The numbers in no way reflected the devastating impact of gun violence in Bermuda when relatives and friends who have lost loved ones joined supporters in a silent peace march through a number of areas plagued by gun play.
But the low turnout in no way deflected the magnitude of the message intended – ‘Enough is Enough’ when it comes to gun violence and the toll it takes on black families in Bermuda.
Organisers by Nicole Fox, Ceble Crockwell and fellow members of MOM Bermuda – Mothers on a Mission, urged participants to carry placards on Saturday (February 28) – some with one-word messages that said ‘Tired’ and ‘Hurt’.
Another placard read: “You took my son – why?’
Ms Fox initiated the march following a tearful public appeal to stop the violence, after her 22-year-old son was wounded outside of their home in Happy Valley, Pembroke.
Another son, 25-year-old Ricco Furbert, was killed in a double murder in Belvin’s Variety store on Happy Valley Road in 2013.
Ms Crockwell lost her brother to gun violence, 30-year-old cricketer Fiqre Crockwell, who was shot and killed in 2016.
As marchers gathered at CedarBridge Academy, Ms Fox urged participants to carry placards during the silent walk.
“It’s no chanting, it’s no rambling, it’s no beating it into anyone’s head,” she said.
“We just need the community that we’ve had enough without any words, just read our signs.
“We can’t do it anymore – we’ve had enough and we need to come together because too many of us are hurting in silence.
The marchers were joined by a number of public figures, who spoke with Trevor Lindsay, who streamed the event live on TNN.
Progressive Labour Party MP, Jason Hayward said: “I’ve marched for many other things in our community, but I think this is one of the more significant movements and marches, in that we are marching for our black Bermudian boys’ lives.
“I’m watching brothers kill each other and I think the community has had enough.
“I stand behind Moms on the Move and I think that the community needs to come together just to send a message that we love our young people and that we’re here to support you and that they don’t have to engage in that sort of activity,” said Mr Hayward.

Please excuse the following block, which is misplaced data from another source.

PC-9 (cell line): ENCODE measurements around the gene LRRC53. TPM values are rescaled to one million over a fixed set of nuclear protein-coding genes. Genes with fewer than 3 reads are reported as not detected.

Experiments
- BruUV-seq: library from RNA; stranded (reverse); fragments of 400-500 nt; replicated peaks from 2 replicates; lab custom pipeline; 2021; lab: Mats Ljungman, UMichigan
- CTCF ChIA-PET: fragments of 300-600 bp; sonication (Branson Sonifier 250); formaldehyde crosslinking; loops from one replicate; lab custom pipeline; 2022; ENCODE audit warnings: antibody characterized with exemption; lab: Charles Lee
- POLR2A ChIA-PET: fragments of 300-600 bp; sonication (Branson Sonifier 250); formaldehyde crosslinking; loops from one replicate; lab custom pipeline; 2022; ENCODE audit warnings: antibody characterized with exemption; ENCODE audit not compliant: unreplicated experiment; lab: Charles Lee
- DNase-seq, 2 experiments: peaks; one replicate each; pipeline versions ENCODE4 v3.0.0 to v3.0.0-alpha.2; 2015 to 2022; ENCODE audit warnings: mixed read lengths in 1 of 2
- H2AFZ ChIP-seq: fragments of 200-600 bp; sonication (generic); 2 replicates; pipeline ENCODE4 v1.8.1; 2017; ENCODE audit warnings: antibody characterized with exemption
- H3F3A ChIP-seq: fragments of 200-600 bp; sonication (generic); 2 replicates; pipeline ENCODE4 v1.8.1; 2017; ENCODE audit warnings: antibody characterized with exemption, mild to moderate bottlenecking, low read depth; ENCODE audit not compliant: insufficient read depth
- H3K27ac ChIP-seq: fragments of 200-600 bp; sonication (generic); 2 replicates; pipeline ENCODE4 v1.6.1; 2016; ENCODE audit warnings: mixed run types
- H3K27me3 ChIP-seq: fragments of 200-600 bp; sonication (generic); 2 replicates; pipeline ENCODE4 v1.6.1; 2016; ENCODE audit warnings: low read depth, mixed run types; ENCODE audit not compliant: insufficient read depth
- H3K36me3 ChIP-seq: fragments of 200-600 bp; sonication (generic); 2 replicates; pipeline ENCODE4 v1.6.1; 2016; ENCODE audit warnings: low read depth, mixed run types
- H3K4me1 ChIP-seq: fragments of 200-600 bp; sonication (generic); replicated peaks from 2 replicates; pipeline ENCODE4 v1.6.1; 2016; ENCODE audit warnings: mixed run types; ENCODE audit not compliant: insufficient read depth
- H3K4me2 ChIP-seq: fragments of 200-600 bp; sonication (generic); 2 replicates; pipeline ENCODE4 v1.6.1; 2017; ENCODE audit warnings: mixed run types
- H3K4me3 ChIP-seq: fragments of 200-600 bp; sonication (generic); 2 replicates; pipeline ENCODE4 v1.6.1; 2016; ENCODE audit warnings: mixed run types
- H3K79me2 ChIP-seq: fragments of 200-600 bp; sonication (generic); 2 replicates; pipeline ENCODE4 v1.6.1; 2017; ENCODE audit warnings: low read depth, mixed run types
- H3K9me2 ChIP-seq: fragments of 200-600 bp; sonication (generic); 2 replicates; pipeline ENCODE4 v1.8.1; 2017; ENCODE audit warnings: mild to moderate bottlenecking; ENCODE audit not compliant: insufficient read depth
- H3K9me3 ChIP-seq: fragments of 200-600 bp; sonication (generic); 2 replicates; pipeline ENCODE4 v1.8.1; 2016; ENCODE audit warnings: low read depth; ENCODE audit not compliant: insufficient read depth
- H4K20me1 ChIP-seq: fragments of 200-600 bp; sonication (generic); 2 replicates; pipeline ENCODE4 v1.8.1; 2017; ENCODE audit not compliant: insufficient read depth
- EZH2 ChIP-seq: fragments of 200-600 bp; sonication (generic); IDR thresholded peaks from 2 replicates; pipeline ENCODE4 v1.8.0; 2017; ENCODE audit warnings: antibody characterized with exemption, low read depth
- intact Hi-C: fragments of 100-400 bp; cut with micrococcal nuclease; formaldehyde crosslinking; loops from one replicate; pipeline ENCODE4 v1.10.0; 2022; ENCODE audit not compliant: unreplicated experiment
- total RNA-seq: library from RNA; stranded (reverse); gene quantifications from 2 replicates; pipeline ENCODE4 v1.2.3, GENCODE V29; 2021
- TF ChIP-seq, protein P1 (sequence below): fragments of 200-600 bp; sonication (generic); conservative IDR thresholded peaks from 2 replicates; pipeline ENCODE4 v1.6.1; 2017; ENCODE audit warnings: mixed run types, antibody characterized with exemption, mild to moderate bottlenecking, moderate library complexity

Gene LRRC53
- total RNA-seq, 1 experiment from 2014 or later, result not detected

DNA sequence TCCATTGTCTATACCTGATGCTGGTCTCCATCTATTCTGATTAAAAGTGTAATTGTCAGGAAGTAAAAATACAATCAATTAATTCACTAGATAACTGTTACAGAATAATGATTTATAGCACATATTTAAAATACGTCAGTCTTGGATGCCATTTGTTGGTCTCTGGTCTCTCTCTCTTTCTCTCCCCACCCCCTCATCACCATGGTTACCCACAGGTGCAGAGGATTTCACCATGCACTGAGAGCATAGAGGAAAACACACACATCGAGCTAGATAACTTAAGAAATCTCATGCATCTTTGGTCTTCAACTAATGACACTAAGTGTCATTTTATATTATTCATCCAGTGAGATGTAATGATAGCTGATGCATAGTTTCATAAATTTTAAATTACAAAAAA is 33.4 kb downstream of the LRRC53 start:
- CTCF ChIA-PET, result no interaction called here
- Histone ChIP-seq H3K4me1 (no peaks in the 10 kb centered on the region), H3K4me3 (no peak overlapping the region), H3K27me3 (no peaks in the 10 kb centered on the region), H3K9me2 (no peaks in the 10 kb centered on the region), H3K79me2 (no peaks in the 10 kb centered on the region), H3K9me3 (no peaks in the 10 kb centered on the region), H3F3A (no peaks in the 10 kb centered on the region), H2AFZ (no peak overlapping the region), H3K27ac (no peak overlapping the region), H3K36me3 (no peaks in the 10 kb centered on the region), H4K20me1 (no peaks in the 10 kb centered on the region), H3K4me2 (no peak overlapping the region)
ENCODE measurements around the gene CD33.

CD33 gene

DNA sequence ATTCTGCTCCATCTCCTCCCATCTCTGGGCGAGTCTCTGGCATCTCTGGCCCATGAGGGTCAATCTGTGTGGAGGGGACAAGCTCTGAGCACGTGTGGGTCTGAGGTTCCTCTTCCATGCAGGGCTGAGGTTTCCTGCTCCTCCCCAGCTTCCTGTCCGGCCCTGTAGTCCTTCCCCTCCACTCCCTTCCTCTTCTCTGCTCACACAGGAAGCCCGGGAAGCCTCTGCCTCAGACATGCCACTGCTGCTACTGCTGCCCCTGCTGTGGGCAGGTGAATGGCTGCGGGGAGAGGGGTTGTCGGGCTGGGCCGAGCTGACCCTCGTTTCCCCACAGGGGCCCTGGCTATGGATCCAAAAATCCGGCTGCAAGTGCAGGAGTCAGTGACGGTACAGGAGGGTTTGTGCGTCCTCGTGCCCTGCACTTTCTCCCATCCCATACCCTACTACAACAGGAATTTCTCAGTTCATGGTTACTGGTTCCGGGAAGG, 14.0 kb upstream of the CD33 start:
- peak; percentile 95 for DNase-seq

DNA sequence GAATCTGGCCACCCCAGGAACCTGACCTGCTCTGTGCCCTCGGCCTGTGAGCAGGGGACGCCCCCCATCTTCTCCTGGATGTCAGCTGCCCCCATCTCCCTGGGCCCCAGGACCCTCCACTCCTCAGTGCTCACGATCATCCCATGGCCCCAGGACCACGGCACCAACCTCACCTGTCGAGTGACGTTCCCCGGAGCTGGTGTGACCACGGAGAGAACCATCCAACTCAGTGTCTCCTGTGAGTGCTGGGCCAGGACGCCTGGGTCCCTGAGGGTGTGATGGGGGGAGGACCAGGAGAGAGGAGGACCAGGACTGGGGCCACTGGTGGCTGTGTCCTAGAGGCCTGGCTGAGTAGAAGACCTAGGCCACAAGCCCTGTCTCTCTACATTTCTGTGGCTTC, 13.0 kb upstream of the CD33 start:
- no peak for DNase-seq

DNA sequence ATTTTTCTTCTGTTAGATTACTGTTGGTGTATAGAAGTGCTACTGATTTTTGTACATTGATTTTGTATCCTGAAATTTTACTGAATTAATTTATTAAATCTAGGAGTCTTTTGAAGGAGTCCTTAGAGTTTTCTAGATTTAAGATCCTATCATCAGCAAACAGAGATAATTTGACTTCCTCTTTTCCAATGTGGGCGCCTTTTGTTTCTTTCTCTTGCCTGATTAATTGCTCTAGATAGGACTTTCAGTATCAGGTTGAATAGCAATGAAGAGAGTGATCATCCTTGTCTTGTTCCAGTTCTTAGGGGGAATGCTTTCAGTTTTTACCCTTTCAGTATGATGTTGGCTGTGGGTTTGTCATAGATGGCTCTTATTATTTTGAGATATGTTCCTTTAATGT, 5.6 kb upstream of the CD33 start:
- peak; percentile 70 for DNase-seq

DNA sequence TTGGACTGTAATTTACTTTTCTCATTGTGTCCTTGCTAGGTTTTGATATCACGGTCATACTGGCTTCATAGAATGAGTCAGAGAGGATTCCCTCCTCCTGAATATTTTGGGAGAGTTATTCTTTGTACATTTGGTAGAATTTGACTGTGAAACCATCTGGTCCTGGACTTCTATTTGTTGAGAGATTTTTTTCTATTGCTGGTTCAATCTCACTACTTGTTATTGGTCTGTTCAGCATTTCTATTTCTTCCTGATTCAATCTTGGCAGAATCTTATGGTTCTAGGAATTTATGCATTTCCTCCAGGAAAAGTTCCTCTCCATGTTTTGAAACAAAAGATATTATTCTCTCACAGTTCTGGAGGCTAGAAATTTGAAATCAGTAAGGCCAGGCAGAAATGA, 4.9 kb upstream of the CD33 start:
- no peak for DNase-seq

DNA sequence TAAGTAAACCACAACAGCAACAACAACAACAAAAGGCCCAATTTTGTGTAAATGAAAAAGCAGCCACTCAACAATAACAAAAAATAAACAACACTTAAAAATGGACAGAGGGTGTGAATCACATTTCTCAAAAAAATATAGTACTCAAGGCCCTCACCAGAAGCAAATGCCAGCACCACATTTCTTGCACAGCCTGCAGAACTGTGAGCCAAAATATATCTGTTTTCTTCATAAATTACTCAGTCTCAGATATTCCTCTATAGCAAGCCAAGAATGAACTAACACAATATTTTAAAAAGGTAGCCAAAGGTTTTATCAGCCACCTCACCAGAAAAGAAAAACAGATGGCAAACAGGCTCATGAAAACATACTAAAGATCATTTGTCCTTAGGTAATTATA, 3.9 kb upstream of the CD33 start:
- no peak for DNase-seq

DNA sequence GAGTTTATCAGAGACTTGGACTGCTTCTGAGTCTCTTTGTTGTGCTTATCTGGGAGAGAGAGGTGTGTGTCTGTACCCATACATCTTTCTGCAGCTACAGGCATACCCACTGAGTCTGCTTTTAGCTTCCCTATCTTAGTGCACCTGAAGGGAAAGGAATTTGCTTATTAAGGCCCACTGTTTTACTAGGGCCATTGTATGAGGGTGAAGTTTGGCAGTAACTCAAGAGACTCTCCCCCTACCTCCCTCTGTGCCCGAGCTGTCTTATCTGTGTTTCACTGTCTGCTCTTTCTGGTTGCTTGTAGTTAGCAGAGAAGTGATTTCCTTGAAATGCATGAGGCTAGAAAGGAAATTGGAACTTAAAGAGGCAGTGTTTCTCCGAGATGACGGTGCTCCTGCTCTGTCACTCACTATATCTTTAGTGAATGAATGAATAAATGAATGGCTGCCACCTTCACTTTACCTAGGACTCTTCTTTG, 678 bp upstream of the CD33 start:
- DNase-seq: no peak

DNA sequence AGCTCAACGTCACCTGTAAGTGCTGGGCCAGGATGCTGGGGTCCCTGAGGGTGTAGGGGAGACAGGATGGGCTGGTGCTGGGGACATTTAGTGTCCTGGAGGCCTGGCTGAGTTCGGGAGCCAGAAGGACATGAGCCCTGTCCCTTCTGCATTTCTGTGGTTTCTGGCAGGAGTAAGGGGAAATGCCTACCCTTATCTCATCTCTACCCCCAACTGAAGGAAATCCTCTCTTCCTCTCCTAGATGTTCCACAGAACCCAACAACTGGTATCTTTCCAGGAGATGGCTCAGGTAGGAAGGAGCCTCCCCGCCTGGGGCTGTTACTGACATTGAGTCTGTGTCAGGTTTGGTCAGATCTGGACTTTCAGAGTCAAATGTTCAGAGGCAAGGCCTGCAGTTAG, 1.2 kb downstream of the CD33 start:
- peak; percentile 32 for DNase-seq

Anglican Bishop of Bermuda, the Right Reverend Nicholas Dill said it it time to get down to the “root causes” behind this gang mentality.
“We’ve been doing this for a long time now – 2008 I think is when we first started walking through the communities and I think we forget so quickly.
“Everything calms down and you forget and then you realise actually simmering under the surface it’s the same things are there and they just need to be dealt with, in a way which is healing,” said Bishop Dill.
“And I think a lot of these guys are lost, who are getting into this gang stuff.
“We need to look at the root causes for that but also to show that as a community there really must be a different way to express frustration and anger and all the stuff that people are feeling.
“And we as a community need to come together to support those who are grieving, to protect our communities, to protect our young people from these influences and also to see unity back in the community,” he added.
His comments were echoed by the Commissioner of Police, Stephen Corbishley.
“Obviously the police have got a role in regards to investigating a matter but we’ve also got a role in supporting these events because these problems are only solved by communities coming together.
“And I think over the past week there’s been a real realisation that gun violence, any form of violence has to stop,” he said.
“There’s risk of young innocent people being shot, young lives being ruined through incarceration. And communities have got to have conversation and quite often mothers, parents are the ones to lead that.
“And I think the reason why I’m really pleased here is that there’s a mixture of people.
“We’ve got Nicole Fox here and Nicole’s had terrible experience with some of the losses that she’s had.
“I think she’s a combination of angry but also she’s confident.
“She wants to raise her voice and get the community to raise their voice and say enough is enough, let’s work together.
“We’ve all got differences but differences can be solved through talking, they can be solved through community. And this is why this event is important.
“And hopefully it’s not the first event – hopefully it leads to a conversation, it leads to some of these guys that perhaps live on the edge and are committing these types of offences, to maybe think twice, realise the risks that they face.
“I mean it’s not cool being in a gang, it’s just a dead end road that eventually they will hit and all they leave behind are grieving families and a grieving community. And time is the time now to stop.
“We had a successful 2019, pleasingly we didn’t lose any lives through homicide but we can’t be complacent. In the last three weeks where we had five shootings reminds us that this is an agenda that everybody has got to get involved with,” he added.
“That’s the community, the police, education, government right away – across the board because a solution can only come together when everybody comes together as one.”
The march started in Prospect and moved along Parsons Road, through Deepdale, Happy Valley, Court Street, Middle Town and Friswells Hill in Pembroke.
- Top Feature Photo Courtesy of TNN: Nicole Fox, one of the peace march organisers, carries a placard with one word – ‘Tired’ in silent march against gun violence in Bermuda, with Rolfe Commissiong, PLP MP for Pembroke South East